If you decide to have a walk in the silicon docks to explore the newest and most technological area of Dublin, be sure not to miss also the treasury building. I know, it doesn’t sound very interesting! There is however something special about it. A fiberglass naked woman climbing up the wall, titled “Aspirations” which was commissioned in 1995 by the company that built the office block. The company wanted the sculpture to commemorate the country’s struggle for freedom. With this in mind, the figure climbing the wall was a metaphor for Ireland.

There is a funny story behind this piece: at first the author, Rowan Gillespie, had sculpted a naked man to place on the wall. When Mr Ronan, the commissioner, was shown with the work, the initial enthusiasm soon soured: no way was he having a naked man climbing towards his window! So he ordered a gender reassignment surgery for the statue, and now the naked man is a naked woman.

I really don’t know how to feel about this.

Where to find it: The walls of Treasury Building, Grand Canal street, Dublin 2

#8.Jesus of the Taxi drivers

In Cathal Brugha street, protected in a glass case, there is a statue of the Sacred Heart. It is usually to be found in O’Connell street, but it was moved probably because of the street works. It is very hard to find any detailed information about the statue. However, it features a plaques that reads:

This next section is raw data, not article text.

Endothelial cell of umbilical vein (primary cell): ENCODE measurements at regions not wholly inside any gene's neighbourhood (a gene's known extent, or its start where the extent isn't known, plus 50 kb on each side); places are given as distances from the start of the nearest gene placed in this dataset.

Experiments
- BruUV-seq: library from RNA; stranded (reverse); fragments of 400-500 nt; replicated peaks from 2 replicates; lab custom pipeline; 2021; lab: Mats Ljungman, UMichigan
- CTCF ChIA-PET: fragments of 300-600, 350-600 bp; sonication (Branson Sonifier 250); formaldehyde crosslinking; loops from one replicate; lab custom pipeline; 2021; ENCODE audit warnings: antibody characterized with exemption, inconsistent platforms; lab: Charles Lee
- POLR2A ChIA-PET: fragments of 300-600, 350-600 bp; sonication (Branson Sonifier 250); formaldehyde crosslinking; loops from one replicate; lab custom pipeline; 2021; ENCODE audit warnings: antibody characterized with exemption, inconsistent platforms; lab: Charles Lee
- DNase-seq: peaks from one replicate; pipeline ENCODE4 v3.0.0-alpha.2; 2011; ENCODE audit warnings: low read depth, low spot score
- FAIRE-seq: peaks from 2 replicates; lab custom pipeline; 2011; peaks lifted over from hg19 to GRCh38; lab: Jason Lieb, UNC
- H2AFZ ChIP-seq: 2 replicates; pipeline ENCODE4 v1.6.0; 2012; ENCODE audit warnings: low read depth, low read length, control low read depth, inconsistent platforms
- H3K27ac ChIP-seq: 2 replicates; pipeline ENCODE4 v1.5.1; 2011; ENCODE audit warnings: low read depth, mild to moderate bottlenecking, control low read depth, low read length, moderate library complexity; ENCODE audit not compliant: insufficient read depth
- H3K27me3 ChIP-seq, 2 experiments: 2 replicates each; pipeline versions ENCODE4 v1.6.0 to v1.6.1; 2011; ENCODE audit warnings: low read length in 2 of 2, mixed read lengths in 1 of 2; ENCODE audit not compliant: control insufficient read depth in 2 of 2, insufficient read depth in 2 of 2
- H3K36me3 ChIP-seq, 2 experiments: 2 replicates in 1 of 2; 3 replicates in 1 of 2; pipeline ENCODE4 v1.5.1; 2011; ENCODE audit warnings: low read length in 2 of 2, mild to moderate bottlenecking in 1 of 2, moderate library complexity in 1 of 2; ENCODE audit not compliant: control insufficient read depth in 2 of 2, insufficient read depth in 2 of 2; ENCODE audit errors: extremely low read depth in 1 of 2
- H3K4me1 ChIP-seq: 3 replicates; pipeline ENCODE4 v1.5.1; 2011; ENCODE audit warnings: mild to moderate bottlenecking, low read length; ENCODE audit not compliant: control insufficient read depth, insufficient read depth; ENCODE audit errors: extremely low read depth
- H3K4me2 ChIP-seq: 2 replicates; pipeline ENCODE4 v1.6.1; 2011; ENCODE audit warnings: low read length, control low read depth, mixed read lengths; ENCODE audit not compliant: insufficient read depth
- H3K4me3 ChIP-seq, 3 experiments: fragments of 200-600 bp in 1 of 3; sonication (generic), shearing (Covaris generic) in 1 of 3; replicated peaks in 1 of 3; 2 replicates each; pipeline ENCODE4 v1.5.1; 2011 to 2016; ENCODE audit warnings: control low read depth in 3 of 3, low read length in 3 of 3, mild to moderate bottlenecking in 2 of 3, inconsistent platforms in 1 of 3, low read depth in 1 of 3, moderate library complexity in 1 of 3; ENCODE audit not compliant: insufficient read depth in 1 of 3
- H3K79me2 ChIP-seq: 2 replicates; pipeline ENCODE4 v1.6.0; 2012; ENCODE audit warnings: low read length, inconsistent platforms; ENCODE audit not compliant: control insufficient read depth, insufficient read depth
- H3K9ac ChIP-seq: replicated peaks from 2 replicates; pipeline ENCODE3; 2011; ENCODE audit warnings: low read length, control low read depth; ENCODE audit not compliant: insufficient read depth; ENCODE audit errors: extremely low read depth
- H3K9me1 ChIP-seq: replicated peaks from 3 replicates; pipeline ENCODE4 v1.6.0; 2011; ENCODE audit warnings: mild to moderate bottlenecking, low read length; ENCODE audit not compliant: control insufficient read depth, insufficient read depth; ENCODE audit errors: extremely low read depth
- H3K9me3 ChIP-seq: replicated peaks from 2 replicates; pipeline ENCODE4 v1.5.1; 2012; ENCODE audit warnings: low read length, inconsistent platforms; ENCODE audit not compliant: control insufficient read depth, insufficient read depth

“May God bless the taxi driver’s, keep them safe and watch over them on there journey’s (sic)”

The legend goes that there used to be an alter in the Gresham Hotel. When the Hotel was set on fire during the fighting in 1916, a taxi driver rushed through smoke and flames and dragged the statue outside. It was then placed in O’Connell street to provide protection to all the taxi drivers.

We don’t know whether this story is true, but does it really matter? It’s a very good story.

Jesus of the taxi drivers

Where to find it: Cathal Brugha Street, Dublin 1

#9. St. Valentine

This last entry is dedicated to all the romantic people out there. Did you know that St. Valentine, the Patron Saint of love, was originally from Ireland? And also in Ireland you can find its relics. Specifically, in Whitefriar Street Carmelite Church, in Dublin 2.

Briefly, this is the story of the Saint: it’s believed that on February 14 278AD, Valentine was beaten with clubs and then executed by beheading for defying Emperor Claudius II. The Emperor in fact had ruled that marriages were to be banned. However, the rebellious Valentine, who was working as a holy priest, continued to marry couples in secret. Not only is he the Patron Saint of happy marriages and love, but also protects against fainting, plague and epilepsy.

You can go to his shrine to ask him to protect your marriage or to help you find love, or simply if you wish to meet a celebrity.

St Valentine's statue, altar and relics

Where to find it: Whitefriar Street Carmelite Church,  56 Aungier St, Dublin 2

 

Click here if you want to see the map of Dublin’s secrets!

 

Do you know any other secret places in Dublin? Email them to us and we’ll find out everything about them!